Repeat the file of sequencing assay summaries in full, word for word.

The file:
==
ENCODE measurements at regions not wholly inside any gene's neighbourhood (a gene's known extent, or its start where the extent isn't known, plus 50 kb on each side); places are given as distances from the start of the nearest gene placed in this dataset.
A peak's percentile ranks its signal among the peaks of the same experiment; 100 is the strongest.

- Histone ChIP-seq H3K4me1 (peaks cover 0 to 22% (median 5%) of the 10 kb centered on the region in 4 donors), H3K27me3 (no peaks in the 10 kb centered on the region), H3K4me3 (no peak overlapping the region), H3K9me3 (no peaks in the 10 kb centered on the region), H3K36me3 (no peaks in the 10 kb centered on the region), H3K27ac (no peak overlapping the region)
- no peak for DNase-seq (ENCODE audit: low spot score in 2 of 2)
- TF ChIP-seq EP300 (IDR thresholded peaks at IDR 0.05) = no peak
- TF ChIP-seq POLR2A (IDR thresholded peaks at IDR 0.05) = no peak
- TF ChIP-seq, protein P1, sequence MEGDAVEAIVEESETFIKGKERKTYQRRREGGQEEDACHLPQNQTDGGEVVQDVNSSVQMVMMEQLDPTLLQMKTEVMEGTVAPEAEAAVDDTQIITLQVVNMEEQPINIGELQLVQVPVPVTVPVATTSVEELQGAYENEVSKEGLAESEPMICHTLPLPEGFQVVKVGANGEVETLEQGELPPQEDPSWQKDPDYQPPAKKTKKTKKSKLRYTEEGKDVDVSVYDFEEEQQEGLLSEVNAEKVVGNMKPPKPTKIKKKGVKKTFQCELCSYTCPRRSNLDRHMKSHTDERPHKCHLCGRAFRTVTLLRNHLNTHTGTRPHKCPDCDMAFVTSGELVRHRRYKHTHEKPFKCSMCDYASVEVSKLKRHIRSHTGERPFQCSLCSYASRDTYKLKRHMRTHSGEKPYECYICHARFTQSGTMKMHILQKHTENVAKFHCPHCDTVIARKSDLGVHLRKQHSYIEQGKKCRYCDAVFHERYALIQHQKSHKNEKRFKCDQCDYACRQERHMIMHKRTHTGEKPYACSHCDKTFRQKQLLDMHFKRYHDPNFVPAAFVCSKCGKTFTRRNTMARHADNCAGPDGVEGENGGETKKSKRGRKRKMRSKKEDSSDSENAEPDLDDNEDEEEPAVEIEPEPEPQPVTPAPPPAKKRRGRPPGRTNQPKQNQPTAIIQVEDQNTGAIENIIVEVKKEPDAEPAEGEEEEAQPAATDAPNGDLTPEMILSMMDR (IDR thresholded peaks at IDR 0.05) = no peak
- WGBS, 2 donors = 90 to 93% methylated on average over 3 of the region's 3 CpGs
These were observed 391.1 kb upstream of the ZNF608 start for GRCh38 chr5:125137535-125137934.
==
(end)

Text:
ENCODE measurements at regions not wholly inside any gene's neighbourhood (a gene's known extent, or its start where the extent isn't known, plus 50 kb on each side); places are given as distances from the start of the nearest gene placed in this dataset.
A peak's percentile ranks its signal among the peaks of the same experiment; 100 is the strongest.

- Histone ChIP-seq H3K4me1 (peaks cover 0 to 22% (median 5%) of the 10 kb centered on the region in 4 donors), H3K27me3 (no peaks in the 10 kb centered on the region), H3K4me3 (no peak overlapping the region), H3K9me3 (no peaks in the 10 kb centered on the region), H3K36me3 (no peaks in the 10 kb centered on the region), H3K27ac (no peak overlapping the region)
- no peak for DNase-seq (ENCODE audit: low spot score in 2 of 2)
- TF ChIP-seq EP300 (IDR thresholded peaks at IDR 0.05) = no peak
- TF ChIP-seq POLR2A (IDR thresholded peaks at IDR 0.05) = no peak
- TF ChIP-seq, protein P1, sequence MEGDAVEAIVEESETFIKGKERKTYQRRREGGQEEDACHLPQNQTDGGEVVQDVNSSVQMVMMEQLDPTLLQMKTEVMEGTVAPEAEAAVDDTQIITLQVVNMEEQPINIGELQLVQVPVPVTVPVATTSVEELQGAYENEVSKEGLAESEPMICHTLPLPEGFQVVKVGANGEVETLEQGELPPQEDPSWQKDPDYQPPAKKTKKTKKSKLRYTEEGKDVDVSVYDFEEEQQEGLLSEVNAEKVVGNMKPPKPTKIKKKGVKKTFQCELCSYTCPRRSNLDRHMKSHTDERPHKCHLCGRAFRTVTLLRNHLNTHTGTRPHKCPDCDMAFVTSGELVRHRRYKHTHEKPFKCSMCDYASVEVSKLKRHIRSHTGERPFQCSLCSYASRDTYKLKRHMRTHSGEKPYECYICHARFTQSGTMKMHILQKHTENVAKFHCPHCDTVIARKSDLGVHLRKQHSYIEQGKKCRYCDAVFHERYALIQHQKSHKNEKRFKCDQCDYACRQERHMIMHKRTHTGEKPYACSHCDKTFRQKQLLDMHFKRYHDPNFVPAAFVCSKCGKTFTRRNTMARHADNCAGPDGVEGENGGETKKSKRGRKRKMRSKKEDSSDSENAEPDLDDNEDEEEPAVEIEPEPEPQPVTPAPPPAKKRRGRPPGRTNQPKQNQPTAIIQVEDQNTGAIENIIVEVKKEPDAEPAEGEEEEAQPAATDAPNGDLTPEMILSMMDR (IDR thresholded peaks at IDR 0.05) = no peak
- WGBS, 2 donors = 90 to 93% methylated on average over 3 of the region's 3 CpGs
These were observed 391.1 kb upstream of the ZNF608 start for GRCh38 chr5:125137535-125137934.